PARIS – The future of the “Made in France” label doesn’t just hinge on Champagne, Airbus or luxury handbags.
The Bic company’s annual report, released on Feb. 13, proves it – it’s possible to make a good living in the West with an alternative economic model based on mass-produced cheap products.
The company still makes its disposable lighters in Redon (western France), its ballpoint pens in Montevrain (east of Paris) and shaving razors in Longueil-Sainte-Marie (north of Paris). In total, 21 of its 23 main factories are located in developed countries. This choice not to outsource hasn’t hindered profits.
Despite a difficult fourth quarter, the group made a 263 million euro net profit in 2012 – an 11% increase and an unprecedented profit. The turnover progressed by 4% to 1.9 billion euros.
What’s most striking is that the operating margin reached a whopping 19.5% of sales – 38% just for the lighters. “This is comparable to Vuitton,” says Cédric Rossi, an analyst at Bryan Garnier & Co investment bank. The lighters alone account for 56% of the company’s profit.
The only things that don’t sell very well are the mugs, ashtrays and other promotional materials. This branch, on which the company concentrated its efforts these last few years, remains weak.
Progression on the stock market has been impressive: share value increased by 75% in three years. At the beginning of this month, it reached 100 euros for the first time.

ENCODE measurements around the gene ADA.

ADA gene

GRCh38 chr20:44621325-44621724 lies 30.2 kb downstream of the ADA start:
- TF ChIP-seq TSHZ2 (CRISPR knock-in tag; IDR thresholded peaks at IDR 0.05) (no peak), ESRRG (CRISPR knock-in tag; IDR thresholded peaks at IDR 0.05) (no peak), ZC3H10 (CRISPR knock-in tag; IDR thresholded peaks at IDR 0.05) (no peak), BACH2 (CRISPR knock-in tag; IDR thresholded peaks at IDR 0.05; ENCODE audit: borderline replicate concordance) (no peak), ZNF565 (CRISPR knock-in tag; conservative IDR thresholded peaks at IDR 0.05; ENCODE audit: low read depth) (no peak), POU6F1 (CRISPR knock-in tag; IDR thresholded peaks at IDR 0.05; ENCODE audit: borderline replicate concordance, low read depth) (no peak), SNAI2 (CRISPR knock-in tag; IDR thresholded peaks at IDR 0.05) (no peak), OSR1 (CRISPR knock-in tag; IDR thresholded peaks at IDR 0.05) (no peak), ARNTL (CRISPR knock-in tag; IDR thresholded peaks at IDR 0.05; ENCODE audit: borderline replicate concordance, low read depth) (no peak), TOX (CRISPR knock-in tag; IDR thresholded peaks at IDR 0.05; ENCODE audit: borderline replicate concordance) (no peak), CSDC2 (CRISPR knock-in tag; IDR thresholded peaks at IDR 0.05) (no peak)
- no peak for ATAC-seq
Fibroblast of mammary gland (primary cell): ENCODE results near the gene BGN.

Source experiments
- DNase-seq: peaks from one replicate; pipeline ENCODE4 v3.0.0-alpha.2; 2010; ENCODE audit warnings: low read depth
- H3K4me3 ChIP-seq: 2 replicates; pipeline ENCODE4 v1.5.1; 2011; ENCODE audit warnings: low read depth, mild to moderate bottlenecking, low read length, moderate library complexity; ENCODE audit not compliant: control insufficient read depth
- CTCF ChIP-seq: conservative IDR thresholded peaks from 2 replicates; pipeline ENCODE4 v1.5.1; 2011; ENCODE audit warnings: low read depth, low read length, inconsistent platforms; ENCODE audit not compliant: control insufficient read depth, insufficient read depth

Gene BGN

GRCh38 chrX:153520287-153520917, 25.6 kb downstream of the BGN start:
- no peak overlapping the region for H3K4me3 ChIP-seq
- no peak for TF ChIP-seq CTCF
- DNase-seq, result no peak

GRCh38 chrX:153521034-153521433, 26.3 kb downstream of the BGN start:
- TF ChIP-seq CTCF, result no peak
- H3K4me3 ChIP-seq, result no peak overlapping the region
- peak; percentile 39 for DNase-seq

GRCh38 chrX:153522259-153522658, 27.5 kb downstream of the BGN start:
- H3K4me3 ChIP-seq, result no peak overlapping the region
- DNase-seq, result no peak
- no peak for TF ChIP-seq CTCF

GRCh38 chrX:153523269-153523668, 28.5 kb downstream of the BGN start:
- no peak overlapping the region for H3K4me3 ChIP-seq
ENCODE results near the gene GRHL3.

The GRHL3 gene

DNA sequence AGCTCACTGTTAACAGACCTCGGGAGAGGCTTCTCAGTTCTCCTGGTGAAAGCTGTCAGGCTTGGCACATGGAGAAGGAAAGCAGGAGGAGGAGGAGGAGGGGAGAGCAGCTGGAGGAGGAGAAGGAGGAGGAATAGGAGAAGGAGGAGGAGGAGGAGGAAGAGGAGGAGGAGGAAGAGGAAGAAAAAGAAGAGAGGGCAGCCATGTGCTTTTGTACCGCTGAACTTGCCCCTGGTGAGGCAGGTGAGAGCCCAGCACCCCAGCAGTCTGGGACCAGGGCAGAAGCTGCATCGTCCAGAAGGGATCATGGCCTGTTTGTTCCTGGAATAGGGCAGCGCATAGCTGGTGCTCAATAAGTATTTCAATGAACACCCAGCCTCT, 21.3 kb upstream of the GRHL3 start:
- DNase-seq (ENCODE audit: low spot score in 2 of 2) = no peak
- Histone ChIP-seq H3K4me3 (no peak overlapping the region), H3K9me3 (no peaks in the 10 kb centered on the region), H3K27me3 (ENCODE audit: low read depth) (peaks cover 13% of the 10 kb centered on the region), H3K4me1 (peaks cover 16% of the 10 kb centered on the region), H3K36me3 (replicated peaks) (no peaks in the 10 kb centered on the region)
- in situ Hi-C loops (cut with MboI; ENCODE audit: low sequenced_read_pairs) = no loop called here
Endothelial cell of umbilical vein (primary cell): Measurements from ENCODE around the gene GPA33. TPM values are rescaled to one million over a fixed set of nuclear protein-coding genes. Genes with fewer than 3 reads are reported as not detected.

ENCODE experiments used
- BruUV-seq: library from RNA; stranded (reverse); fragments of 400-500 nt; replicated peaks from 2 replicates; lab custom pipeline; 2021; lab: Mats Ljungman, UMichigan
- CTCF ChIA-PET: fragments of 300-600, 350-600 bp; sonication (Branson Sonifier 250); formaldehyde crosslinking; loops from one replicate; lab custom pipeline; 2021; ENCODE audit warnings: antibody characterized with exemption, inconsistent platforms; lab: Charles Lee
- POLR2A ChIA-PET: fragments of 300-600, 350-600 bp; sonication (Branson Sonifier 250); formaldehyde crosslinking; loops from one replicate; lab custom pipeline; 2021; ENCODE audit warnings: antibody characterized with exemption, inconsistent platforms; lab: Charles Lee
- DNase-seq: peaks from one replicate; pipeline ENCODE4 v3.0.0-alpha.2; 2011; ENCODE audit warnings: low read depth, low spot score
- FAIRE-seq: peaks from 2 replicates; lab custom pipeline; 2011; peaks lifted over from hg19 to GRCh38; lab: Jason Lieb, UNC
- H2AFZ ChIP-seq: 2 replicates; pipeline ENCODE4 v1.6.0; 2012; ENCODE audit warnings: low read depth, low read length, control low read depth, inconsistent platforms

“Obsessed with quality”
Bruno Bich, son of Bic founder and chairman of the board of the group for the past 20 years, isn’t expecting to be challenged at the next general assembly, in May. The 66-year-old’s mandate should be renewed yet again. Mexican Mario Guevara should also stay on as CEO. The result of the vote is no mystery since the Bich family owns 43% of the capital and 57% of the voting rights.
“We provide excellent-quality products at low prices,” says Bruno Bich. “In the context of an economic crisis, this is what people want.”
Bic’s shaving razors, for instance, are 40% cheaper than Gillette and Schick razors, which are more upscale. In the last three years, the French company has been gaining ground on its rivals. “The only risk now is that these rivals hit back more aggressively,” say analysts from Baden Hill.
According to Bic, the challenge is to keep the same low prices while maintaining innovation, without sacrificing profit margins. “The secret is: do the opposite of what the majority of your competitors are doing. While many rely on subcontractors, Bic essentially operates in house,” explains Cédric Rossi. Keeping the whole production in house enables savings on plastics orders, for instance.
“We design our machines and molds ourselves. We are obsessed with quality,” says Bich. “The result is that Chinese lighters can be used 800 times while ours can be used 3000 times,” he adds. So much so that the company believes it will keep its share of the European market, despite the recent cancellation of antidumping duties on Chinese lighters.